Qatar's failure to keep to 2014 pledge led crisis to boil over, says Al Otaiba

Doha’s years-long support for terrorism, meddling, incitement and provocation over the last three years, finally boiled over and resulted in today's level of 'collective frustration' says UAE ambassador to US

Yousef Al Otaiba said the Qatar crisis has been like a pot that has been sitting on a stove for a long time and has finally boiled over.
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The Gulf crisis is about a fundamental clash of visions over the future of the Middle East, the UAE’s ambassador to Washington said.

“Our disagreement is about what the future of the Middle East should look like and that’s something we haven’t been able to square with the Qataris for a long time,” Yousef Al Otaiba said in a lengthy and detailed interview on the Charlie Rose current affairs show on America's PBS channel.

“What we would like to see is more secular, stable, prosperous, empowered, strong governments,” Mr Al Otaiba said. “What we’ve seen Qatar do for the past 10 to 15  years is support groups like the Muslim Brotherhood, Hamas, Taliban, Islamist militias in Syria, Islamist militias in Libya — exactly the opposite direction we think our region needs to go.”

The ambassador said that Donald Trump’s summit in Riyadh in May, which many observers say helped trigger the crisis because of his apparent support for the Saudi and Emirati  stance on Qatar, was not the cause of the crisis.

“This is like a pot that has been sitting on the stove for a really long time and it’s finally boiled over, except it has boiled over twice,” Mr Al Otaiba said.

The first time was in 2013 when Saudi Arabia,  the UAE, Bahrain and Egypt withdrew their ambassadors from Doha over its regional policies, which the quartet perceived as damaging to their own stability by  Qatar's support for extremists through, both through financing and by offering a media platform to opposition figures.

The crisis then ended in 2014 when the newly-installed emir of Qatar  signed an agreement pledging to address these grievances. But  Mr Al Otaiba said “everything” in the agreement was violated.

“So the collective frustration …today is at a new level,” he said. “We’ve gotten to a point where we’ve said we can't live like this anymore. You can’t sit around the table with us and support the groups that are threatening to kill us and kill our children. "You can’t be inside the tent while you are supporting the groups that undermine our security.”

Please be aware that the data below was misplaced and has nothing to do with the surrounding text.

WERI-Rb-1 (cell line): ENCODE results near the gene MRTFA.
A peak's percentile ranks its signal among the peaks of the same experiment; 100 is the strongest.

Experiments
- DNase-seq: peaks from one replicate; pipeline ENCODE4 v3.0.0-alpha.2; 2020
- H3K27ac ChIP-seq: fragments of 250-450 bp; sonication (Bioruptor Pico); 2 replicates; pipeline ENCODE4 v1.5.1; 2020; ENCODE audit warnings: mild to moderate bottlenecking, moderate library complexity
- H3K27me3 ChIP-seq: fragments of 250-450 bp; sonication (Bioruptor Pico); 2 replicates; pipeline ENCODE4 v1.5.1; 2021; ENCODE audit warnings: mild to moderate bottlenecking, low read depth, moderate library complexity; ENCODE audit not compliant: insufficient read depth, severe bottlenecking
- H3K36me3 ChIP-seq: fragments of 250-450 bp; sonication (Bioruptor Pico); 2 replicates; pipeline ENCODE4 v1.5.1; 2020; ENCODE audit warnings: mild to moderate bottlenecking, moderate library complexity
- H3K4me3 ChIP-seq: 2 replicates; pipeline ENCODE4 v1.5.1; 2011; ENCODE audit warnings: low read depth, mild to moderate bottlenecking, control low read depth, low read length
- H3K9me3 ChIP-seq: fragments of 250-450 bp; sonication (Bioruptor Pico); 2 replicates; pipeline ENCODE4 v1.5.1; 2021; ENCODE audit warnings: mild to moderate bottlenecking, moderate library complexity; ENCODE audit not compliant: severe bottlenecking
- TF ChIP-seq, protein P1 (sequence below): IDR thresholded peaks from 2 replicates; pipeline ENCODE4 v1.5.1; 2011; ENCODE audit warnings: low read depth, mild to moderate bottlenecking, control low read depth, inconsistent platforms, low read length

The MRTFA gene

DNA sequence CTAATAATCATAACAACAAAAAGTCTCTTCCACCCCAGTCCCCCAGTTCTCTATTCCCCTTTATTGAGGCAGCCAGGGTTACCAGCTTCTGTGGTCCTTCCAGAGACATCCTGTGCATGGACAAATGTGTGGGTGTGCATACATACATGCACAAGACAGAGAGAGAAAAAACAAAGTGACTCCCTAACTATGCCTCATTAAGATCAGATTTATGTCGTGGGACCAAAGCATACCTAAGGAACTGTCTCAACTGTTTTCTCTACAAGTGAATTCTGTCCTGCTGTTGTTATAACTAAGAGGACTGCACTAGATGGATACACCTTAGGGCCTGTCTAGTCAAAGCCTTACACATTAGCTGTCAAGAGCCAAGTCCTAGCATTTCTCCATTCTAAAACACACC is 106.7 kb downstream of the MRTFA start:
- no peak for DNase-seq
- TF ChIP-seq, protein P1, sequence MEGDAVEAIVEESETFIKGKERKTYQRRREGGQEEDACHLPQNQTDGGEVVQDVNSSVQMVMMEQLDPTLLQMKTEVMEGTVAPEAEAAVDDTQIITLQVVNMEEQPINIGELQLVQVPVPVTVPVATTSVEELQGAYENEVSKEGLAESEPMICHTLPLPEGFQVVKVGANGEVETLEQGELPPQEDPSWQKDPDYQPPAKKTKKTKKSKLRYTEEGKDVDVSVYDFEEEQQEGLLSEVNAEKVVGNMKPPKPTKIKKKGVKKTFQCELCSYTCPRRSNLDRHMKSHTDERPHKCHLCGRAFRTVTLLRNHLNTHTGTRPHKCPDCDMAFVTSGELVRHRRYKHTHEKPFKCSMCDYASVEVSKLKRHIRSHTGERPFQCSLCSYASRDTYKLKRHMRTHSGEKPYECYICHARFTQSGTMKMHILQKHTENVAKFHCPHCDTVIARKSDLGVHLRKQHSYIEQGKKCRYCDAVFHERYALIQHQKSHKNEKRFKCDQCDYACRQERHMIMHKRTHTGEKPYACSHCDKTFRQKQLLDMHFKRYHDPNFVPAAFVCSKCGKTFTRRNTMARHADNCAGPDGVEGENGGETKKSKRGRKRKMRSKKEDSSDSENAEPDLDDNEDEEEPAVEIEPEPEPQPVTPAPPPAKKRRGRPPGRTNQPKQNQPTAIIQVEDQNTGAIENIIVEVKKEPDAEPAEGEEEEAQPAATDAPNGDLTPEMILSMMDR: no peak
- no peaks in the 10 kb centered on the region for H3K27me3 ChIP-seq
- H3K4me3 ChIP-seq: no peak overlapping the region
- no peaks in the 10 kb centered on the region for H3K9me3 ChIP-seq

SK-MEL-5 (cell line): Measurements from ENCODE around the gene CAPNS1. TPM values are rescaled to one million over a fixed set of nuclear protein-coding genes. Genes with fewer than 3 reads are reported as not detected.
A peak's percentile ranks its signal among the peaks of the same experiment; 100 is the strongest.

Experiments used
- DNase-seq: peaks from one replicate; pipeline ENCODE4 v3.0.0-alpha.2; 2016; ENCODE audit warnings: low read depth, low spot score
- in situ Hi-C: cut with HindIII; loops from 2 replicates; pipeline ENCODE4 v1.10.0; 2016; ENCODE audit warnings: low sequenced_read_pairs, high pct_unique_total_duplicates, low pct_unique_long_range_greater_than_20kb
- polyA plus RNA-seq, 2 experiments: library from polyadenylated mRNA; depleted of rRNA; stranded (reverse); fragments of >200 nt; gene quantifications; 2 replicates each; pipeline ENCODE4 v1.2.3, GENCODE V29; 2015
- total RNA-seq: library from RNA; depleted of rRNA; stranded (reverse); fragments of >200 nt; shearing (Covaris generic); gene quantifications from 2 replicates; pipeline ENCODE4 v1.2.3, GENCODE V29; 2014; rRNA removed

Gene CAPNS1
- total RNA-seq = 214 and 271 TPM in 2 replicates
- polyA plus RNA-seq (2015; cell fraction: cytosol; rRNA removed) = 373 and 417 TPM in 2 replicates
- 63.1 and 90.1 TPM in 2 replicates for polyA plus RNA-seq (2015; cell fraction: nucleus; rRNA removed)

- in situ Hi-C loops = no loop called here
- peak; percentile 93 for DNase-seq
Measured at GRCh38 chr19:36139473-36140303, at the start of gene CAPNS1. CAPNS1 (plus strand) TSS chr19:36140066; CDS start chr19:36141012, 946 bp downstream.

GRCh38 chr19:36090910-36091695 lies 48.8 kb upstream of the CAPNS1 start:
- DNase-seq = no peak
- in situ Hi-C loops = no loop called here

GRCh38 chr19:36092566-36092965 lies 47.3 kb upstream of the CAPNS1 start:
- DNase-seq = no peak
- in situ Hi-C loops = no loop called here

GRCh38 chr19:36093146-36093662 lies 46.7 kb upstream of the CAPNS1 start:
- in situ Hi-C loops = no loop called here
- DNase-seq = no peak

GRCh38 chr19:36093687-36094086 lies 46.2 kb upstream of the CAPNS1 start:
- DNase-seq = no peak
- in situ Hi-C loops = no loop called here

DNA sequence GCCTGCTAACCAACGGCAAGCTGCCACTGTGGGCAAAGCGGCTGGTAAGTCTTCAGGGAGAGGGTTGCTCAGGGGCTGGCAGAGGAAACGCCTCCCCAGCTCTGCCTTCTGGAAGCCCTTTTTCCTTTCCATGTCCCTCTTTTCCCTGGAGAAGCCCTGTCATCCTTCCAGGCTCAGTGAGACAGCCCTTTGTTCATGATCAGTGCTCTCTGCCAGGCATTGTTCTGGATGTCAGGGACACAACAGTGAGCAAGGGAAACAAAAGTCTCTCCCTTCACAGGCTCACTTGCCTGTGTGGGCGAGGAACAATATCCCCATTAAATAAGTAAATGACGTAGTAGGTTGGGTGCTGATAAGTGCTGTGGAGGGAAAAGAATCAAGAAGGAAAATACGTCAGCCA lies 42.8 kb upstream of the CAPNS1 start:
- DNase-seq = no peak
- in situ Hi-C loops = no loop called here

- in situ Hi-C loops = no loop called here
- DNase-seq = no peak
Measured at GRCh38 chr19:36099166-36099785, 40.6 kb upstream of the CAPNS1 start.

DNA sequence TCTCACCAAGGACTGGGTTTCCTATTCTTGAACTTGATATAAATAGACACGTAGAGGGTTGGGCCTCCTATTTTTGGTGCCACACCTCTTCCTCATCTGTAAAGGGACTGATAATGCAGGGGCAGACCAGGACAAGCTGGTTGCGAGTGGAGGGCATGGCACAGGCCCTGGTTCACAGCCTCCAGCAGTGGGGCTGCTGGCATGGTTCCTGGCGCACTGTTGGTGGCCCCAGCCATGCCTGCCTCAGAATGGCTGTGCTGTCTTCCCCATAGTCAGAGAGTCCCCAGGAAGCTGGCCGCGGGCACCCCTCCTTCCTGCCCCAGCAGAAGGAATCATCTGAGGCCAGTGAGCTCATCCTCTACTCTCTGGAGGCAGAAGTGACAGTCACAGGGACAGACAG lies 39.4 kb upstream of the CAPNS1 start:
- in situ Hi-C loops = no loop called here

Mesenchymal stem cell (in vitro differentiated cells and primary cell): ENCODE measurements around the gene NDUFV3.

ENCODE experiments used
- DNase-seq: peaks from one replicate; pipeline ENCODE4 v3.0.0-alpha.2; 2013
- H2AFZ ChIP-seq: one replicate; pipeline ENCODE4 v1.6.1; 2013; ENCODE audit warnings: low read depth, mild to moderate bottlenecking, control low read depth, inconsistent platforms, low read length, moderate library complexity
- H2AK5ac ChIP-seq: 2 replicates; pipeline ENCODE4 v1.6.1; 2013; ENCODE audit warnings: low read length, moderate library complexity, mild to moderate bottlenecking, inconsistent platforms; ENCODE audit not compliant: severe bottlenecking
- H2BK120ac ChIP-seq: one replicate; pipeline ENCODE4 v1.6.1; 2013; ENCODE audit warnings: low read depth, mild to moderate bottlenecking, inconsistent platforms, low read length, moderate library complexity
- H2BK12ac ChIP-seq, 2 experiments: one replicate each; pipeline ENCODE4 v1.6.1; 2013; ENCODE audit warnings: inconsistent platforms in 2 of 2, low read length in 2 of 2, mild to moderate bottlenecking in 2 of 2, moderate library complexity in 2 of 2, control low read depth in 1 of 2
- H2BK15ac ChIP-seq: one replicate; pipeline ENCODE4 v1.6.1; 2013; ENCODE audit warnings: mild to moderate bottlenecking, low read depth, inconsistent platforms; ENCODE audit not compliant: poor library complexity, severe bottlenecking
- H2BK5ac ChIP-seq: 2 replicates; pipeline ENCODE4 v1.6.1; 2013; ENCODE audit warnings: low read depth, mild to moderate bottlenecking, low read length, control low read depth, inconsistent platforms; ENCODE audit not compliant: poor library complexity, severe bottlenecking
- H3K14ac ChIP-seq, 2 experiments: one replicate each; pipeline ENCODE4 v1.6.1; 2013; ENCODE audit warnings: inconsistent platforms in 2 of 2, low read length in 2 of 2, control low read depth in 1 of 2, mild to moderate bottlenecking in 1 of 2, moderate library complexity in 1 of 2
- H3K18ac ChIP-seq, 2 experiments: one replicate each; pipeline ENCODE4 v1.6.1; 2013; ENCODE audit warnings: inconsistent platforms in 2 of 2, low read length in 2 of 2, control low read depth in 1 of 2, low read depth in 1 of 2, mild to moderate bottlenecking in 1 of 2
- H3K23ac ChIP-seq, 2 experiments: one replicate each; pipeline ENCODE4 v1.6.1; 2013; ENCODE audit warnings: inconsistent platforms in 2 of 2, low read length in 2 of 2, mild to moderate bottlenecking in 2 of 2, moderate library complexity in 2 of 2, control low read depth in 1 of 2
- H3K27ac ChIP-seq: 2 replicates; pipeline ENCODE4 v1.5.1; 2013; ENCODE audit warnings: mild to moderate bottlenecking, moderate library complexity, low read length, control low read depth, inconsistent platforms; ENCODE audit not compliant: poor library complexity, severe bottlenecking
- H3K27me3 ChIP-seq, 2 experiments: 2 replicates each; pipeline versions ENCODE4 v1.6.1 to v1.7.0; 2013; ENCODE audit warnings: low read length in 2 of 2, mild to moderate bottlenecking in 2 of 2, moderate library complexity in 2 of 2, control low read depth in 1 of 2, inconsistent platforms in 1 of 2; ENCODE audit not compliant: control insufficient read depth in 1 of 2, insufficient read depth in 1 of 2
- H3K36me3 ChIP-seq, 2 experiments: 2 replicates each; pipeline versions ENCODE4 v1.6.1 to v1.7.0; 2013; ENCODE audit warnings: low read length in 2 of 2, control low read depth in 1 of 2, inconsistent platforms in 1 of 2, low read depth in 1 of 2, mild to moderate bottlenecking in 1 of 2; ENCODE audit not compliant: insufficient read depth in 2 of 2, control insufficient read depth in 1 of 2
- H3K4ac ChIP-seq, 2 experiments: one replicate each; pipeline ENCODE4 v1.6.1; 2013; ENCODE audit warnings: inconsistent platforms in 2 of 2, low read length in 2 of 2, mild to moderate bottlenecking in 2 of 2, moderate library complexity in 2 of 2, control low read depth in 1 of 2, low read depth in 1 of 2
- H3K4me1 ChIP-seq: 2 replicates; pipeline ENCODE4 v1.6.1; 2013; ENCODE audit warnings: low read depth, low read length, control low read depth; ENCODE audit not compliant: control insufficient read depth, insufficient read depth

The ambassador's assertion that the four  nations isolating Qatar, along with Jordan, want to see a regional order “fundamentally opposed to what I think Qatar wants to see ten years from now"  is another strong indication that the rift is unlikely to be healed.

A week ago,the  Qatari emir Sheikh Tamim Al Thani’s said in a televised speech that he was willing to engage in talks as long as Qatar’s sovereignty was respected. However,  Mr Al Otaiba remains unconvinced. He said he does not think Qatar is willing to change its policies, and appeared to dismiss US efforts to broker direct talks.

“The willingness to find a solution lies not in Riyadh, not in Abu Dhabi and certainly not in Washington,” he said. “It lies in Doha.”

He added that Qatar has “every right to come back tomorrow and say we reject these demands and we don’t want to negotiate. And we are then within our rights to say we don’t want to have a relationship with you.”

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The ambassador was joined in the interview by Michael Morell, a former deputy director of the CIA,  who criticized the Doha-based Al Jazeera  news network and sought to explain for an American audience why the four countries’ call to close or restructure the outlet is, he said, not about freedom of speech but incitement.

“What if the Canadian broadcasting company was trying to incite individuals to conduct attacks in the United States? The United States would get pretty upset about that and the United States would have a conversation with the Canadian government about that. That’s what’s happening here, ” Mr Morell said .

The ambassador also explained why he has previously called on Washington to consider moving its largest military base in the region out of Qatar. The US department of defence has consistently said it has no plans to move the large installation that is the forward headquarters of US Central Command, houses over 11,000 US troops, is located on the edge of Iran and gives the US strategic flexibility to not have its bases in the Gulf beholden to one bloc of countries.

“About a year and a half ago a senior US official called a senior UAE official,” Mr Al Otaiba said. “The purpose of the call was to say we need your advice, how can we convince the Qataris to stop supporting Al Nusrah in Syria. So it tells me two things — it tells me the US government is aware. It also tells me the US government is unable to prevent”, Qatar’s alleged ties to terrorist groups.

“I think to a certain extent the base gives them a certain amount of cover,” he added. “And that is what we are concerned about.”

Saudi Arabia, the UAE, Bahrain and Egypt severed economic, diplomatic and tranposrt links with Qatar on June 5 over its support of extremist groups and has since made 13 demands  - later condensed into six broad  principles - for Doha to meet in order for the crisis to be resolved.